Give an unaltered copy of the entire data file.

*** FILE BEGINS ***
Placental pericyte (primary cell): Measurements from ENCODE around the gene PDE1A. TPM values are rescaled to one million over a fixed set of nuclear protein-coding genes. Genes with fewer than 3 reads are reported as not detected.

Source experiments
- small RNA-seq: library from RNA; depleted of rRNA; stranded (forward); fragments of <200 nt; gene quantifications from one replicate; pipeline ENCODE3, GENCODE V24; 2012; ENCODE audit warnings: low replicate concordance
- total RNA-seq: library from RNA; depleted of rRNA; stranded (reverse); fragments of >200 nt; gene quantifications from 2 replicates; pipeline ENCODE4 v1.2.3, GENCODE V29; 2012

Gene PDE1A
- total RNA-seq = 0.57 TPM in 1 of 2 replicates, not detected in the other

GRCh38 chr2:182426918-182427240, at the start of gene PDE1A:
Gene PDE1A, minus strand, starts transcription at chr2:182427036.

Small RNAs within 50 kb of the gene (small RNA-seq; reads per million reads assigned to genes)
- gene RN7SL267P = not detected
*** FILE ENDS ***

Placental pericyte (primary cell): Measurements from ENCODE around the gene PDE1A. TPM values are rescaled to one million over a fixed set of nuclear protein-coding genes. Genes with fewer than 3 reads are reported as not detected.

Source experiments
- small RNA-seq: library from RNA; depleted of rRNA; stranded (forward); fragments of <200 nt; gene quantifications from one replicate; pipeline ENCODE3, GENCODE V24; 2012; ENCODE audit warnings: low replicate concordance
- total RNA-seq: library from RNA; depleted of rRNA; stranded (reverse); fragments of >200 nt; gene quantifications from 2 replicates; pipeline ENCODE4 v1.2.3, GENCODE V29; 2012

Gene PDE1A
- total RNA-seq = 0.57 TPM in 1 of 2 replicates, not detected in the other

GRCh38 chr2:182426918-182427240, at the start of gene PDE1A:
Gene PDE1A, minus strand, starts transcription at chr2:182427036.

Small RNAs within 50 kb of the gene (small RNA-seq; reads per million reads assigned to genes)
- gene RN7SL267P = not detected